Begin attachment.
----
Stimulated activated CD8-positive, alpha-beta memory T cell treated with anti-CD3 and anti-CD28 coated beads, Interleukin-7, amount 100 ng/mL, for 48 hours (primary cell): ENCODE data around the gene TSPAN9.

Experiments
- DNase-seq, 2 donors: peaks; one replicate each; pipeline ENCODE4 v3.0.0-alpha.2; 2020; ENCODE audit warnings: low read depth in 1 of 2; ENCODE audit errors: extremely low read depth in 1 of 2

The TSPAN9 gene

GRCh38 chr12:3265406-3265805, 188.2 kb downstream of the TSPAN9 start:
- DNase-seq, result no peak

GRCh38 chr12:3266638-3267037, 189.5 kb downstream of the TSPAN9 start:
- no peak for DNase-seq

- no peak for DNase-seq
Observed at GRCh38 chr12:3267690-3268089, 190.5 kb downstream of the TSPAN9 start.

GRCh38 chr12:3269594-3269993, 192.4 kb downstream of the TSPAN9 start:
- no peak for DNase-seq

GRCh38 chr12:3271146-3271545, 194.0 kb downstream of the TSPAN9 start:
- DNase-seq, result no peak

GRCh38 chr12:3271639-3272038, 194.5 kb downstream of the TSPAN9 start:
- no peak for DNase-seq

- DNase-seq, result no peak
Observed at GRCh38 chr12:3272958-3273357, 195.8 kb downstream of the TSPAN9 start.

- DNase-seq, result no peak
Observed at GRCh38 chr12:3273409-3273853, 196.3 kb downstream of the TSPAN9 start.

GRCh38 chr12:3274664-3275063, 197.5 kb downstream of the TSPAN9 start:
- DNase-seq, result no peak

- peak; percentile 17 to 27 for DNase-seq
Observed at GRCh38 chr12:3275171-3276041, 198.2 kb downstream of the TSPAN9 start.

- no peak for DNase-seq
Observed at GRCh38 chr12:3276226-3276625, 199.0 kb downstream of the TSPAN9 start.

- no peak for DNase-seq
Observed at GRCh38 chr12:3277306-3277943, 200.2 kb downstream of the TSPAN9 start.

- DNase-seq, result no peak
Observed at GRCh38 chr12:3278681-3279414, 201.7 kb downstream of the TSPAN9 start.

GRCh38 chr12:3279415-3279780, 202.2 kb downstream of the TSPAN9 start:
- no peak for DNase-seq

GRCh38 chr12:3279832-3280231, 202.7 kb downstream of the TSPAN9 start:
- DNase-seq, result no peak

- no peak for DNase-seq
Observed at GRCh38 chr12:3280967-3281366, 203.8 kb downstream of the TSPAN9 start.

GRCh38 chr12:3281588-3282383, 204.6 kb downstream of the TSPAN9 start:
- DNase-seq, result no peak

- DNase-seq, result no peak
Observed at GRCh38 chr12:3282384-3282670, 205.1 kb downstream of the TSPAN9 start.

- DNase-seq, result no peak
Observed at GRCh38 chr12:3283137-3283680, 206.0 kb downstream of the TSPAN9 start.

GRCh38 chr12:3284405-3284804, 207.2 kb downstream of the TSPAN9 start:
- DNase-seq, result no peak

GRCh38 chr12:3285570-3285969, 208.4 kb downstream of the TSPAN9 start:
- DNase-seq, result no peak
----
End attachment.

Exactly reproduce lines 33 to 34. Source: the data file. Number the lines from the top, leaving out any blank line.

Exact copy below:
GRCh38 chr12:3279832-3280231, 202.7 kb downstream of the TSPAN9 start:
- DNase-seq, result no peak